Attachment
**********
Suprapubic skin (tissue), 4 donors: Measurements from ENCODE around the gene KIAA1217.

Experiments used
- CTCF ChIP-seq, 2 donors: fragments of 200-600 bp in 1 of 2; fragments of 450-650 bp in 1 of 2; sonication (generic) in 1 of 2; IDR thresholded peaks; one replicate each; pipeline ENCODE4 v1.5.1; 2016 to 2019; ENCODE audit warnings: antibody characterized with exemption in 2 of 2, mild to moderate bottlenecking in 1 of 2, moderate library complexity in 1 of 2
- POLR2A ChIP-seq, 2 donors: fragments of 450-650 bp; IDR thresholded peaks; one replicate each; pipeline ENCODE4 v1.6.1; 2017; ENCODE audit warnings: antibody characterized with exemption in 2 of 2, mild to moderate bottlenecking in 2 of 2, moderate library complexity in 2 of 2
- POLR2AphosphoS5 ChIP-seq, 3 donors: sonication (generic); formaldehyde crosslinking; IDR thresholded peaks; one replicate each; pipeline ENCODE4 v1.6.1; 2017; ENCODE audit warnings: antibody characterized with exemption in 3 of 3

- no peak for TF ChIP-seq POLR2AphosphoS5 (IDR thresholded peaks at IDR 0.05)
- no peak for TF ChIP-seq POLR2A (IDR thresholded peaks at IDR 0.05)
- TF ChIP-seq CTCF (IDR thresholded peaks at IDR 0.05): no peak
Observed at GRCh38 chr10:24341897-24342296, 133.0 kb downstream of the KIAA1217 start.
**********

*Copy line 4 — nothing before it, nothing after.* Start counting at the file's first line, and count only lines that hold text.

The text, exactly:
- POLR2A ChIP-seq, 2 donors: fragments of 450-650 bp; IDR thresholded peaks; one replicate each; pipeline ENCODE4 v1.6.1; 2017; ENCODE audit warnings: antibody characterized with exemption in 2 of 2, mild to moderate bottlenecking in 2 of 2, moderate library complexity in 2 of 2